The state needs to kick in more money to help fix or replace thousands of rural bridges that are in disrepair, a legislative committee says in a report released Friday.
Some 3,500 Nebraska bridges aren't up to snuff, and nearly a thousand of those are described as "functionally obsolete," according to state Department of Roads data cited in the report by the Legislature's Transportation and Telecommunications Committee. Those figures don't include bridges less than 20 feet long, which are certain to number in the tens of thousands.
Fixing the longer bridges alone would cost $1 billion to $2 billion, a spokesman for a group lobbying for more bridge money said in September. That group, called Better Nebraska Association, includes contractors, engineers, suppliers and the trucking industry.
"It's this whole idea of deferred maintenance. ... Our infrastructure is just getting old," said Sen. Galen Hadley, chairman of the Legislature's Revenue Committee and a candidate for speaker. "We're going to have to spend a lot of time prioritizing."
Money for repairs could come from restoring state aid to counties, raising the gas tax, or pulling dollars from the state's general fund or cash reserve, according to lobbyists and lawmakers. County governments also have some wiggle room.
A recent report by the Revenue Committee found that very few counties in the state levy property taxes to even near the extent possible under state law, which caps county rates at 50 cents per $100 of valuation.
"The ability is there, but is the will there?" Hadley said. "Property taxes are just a lightning rod."
Then there's the gas tax. If it weren't labeled as such, drivers might not even notice a couple of cents' increase.
"I can drive from one end of Lincoln to the other and maybe see 3, 4, 5, cents difference" in gas prices, said Larry Dix, executive director of the Nebraska Association of County Officials, which is also pushing for more bridge funding.
Gas prices can swing 10 cents or more in a day, Hadley said. "But you talk about raising gas taxes, for example, a cent or two ... people just really get very upset about it."
It's an interesting collision of issues for farmers, ranchers and truckers, who are among the most frequent users of the decaying bridges but also likely to foot much of the bill from increased gas taxes, county wheel taxes or property taxes — an issue of particular grief for agricultural land owners.
Closed or worn bridges make for long drives in rural areas where crossings are rare, especially those wide and sturdy enough for harvesters and combines.
"Some people go 12, 10, you know, 10 miles out of their way to get around to the other side," Steve Mika, highway superintendent in Saunders County, told Transportation Committee members during a recent hearing. "I know it's changed a lot of farming operations."
The bridges also can be unsafe for other travelers.
Last year, the wheel of a Malcolm school bus dropped through the wood deck of a bridge on Northwest 19th Street near West Branched Oak Road, and the bus got stuck.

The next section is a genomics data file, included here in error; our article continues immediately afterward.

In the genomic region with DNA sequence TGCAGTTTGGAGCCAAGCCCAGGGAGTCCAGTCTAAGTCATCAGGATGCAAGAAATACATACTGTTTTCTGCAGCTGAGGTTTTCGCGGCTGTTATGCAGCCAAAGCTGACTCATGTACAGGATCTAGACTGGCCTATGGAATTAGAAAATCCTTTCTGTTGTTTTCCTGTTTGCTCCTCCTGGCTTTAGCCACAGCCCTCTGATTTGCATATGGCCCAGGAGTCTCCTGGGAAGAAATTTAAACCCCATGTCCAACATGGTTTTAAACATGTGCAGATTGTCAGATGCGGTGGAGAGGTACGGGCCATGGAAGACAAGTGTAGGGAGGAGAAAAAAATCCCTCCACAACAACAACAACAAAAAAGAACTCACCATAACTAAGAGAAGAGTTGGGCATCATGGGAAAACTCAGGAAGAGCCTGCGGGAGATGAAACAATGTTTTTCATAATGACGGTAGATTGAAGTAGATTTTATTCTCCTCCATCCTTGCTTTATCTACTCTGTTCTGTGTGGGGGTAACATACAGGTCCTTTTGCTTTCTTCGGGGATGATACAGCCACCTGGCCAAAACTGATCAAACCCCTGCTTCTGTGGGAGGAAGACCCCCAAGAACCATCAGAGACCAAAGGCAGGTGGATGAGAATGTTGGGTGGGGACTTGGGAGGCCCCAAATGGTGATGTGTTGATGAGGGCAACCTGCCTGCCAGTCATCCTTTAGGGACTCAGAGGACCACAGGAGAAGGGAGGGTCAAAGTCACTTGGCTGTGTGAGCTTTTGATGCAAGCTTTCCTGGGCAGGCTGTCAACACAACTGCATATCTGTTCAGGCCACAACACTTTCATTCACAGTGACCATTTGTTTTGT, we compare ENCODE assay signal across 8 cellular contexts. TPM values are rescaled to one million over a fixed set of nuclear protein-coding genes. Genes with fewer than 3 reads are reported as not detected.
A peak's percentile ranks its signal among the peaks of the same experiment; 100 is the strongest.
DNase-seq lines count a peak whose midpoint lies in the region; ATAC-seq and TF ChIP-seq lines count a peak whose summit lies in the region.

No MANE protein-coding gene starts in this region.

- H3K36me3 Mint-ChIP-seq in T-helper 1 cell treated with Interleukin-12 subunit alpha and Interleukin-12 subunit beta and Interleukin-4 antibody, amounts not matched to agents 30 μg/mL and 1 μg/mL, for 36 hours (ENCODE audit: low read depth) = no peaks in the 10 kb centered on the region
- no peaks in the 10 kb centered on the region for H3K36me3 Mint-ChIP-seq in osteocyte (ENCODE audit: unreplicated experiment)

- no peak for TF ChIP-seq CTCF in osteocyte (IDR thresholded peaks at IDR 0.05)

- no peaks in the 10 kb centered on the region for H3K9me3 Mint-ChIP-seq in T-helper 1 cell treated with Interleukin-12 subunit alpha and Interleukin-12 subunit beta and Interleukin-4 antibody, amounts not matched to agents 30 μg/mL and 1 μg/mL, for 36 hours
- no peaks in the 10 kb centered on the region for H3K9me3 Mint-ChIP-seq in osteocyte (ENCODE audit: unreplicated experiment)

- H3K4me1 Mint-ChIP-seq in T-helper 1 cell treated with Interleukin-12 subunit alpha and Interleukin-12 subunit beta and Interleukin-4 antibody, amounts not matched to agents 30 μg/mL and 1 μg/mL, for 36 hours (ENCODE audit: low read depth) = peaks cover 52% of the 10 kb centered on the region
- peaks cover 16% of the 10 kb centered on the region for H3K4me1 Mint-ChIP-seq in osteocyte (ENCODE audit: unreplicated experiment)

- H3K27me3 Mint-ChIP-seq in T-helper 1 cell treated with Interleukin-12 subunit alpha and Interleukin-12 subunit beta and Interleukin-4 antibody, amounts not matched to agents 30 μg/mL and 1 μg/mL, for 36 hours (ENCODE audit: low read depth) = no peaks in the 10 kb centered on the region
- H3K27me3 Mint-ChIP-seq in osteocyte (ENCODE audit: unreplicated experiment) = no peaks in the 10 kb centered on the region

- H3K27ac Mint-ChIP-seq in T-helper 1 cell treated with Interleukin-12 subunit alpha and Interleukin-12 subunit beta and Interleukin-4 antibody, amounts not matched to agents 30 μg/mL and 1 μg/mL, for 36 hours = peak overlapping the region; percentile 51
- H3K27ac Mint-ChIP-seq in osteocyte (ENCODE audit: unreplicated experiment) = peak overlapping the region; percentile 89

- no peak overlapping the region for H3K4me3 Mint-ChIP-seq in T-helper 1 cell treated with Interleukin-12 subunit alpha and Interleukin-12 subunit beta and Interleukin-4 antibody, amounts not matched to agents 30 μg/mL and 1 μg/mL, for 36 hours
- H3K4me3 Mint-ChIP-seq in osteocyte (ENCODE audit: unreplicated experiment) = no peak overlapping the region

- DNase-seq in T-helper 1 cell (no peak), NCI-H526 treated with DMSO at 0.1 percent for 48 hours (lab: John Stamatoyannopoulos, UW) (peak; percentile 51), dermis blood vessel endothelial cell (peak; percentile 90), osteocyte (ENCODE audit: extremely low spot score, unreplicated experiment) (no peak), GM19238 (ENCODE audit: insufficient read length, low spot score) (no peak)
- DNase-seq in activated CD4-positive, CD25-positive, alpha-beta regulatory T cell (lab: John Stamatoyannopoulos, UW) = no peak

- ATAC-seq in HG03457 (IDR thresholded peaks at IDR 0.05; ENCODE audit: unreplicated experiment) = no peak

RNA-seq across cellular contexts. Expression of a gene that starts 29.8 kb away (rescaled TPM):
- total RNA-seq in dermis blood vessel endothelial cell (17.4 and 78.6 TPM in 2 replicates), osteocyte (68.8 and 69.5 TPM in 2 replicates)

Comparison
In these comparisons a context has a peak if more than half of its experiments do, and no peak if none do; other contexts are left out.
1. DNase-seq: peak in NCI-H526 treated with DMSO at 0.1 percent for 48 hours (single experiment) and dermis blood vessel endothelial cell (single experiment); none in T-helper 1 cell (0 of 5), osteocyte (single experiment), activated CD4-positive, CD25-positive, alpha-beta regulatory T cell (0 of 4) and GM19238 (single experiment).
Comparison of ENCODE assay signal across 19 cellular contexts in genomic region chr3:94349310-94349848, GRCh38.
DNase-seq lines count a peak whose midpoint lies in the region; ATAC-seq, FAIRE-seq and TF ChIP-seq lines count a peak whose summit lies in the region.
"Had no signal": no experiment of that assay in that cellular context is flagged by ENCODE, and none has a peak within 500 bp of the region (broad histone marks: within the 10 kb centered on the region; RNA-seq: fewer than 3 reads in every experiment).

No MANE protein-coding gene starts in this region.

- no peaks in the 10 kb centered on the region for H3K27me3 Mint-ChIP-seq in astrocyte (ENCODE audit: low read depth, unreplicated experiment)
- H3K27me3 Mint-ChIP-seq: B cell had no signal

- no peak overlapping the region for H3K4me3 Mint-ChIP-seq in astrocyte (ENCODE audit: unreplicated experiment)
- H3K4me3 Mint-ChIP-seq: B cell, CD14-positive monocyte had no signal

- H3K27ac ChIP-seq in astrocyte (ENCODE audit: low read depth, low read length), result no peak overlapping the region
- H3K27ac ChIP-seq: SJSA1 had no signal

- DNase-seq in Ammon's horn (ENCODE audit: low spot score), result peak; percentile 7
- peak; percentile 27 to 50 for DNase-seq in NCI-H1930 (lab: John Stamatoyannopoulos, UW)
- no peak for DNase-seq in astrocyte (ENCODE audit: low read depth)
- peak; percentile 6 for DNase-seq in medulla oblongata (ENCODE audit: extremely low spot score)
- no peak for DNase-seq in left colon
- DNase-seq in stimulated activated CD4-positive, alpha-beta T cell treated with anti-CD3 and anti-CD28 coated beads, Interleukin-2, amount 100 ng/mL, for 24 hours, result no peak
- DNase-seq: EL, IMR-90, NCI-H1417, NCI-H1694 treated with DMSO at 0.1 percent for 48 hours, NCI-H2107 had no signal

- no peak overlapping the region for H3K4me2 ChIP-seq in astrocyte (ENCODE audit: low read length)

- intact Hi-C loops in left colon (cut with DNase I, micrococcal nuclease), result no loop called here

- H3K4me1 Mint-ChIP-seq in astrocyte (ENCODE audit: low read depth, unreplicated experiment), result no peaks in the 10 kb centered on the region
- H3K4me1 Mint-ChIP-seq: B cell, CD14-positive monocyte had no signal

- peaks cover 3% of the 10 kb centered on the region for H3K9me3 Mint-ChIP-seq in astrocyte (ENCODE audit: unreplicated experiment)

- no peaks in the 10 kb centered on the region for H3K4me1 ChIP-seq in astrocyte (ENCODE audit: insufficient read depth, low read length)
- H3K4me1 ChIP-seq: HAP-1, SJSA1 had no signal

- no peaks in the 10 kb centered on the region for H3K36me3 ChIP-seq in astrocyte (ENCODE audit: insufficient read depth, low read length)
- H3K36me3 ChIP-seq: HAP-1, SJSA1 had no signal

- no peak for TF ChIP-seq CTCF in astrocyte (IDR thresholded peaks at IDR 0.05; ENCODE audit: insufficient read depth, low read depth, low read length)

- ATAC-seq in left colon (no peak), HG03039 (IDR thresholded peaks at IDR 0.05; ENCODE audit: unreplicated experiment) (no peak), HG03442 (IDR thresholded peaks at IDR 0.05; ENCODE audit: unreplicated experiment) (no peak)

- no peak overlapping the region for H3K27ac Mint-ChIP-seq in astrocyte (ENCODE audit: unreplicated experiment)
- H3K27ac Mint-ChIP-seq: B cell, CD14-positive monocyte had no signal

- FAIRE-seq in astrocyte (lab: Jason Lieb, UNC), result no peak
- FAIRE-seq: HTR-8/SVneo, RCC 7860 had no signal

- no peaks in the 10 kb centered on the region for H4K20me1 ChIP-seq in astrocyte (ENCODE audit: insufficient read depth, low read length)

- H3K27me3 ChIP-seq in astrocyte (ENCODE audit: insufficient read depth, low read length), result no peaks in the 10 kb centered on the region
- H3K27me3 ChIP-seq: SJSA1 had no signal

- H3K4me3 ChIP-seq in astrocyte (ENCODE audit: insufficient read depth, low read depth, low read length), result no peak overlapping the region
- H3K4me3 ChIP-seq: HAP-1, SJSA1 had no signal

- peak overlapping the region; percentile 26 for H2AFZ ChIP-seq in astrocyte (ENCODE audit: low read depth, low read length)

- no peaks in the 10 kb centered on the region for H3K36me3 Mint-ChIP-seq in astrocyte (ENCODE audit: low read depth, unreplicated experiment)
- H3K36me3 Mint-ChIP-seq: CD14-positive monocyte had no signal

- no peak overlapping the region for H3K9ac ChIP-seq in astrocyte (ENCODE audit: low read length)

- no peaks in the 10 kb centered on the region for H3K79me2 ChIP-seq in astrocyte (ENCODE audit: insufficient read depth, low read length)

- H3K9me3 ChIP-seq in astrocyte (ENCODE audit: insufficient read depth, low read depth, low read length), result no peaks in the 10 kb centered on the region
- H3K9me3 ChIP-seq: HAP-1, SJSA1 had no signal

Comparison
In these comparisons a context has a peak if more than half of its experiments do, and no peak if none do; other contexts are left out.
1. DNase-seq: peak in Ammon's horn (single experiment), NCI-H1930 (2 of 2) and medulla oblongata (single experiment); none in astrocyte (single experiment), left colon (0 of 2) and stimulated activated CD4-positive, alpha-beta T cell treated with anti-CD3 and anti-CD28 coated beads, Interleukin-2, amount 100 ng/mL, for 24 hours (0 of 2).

"It's not good when something like that happens," said Pam Dingman, Lancaster County engineer.
Eighty of the county's 297 bridges are more than 50 years old — their recommended lifespan — and several have been up since the 1930s, Dingman said.
The state funnels a few million dollars in federal funds to counties each year for bridge work, and for the past two years, Lancaster County's allotment has been $80,000.
As a result, the county didn't replace any bridges last year and won't be doing so this year, either, Dingman said.
For example, a bridge built in the 1950s on 98th Street just north of U.S. 6 would have cost about $1.8 million to replace. Instead, it's being fixed.
"It's kind of like putting a transmission in your car that has 150,000 miles," Dingman said.
Sometimes, even finding replacement parts isn't easy.
A bridge the county bought in 1932, on 168th Street south of Waverly Road, was closed for six weeks because it took nearly that long to find the right steel plating. Luckily, county workers tracked down a manufacturer in Kentucky who had some in his yard.
"That was a lot of phone calls and a lot of searching," Dingman said.
Other states are having similar problems. The CBS show "60 Minutes" aired a report on the topic last month titled "Falling apart: America's neglected infrastructure." Other national media have addressed the issue as well.
"Nebraska is not unique in this area," said Dix, with the county officials group. "The difficulty is, no one wants to raise a tax."
Since 1961, when President John F. Kennedy pushed a 4 cent federal gas tax to help maintain the nation's highway program, gas prices have increased by more than $2 a gallon but the tax hasn't even kept up with inflation.
That 4 cents per gallon should be 31 cents in 2014 dollars, adjusted for inflation, according to the American Road & Transportation Builders Association. Instead, the tax is 18 cents per gallon.
"Certainly we've identified the problem," Dix said. "The difficulty is in the solution."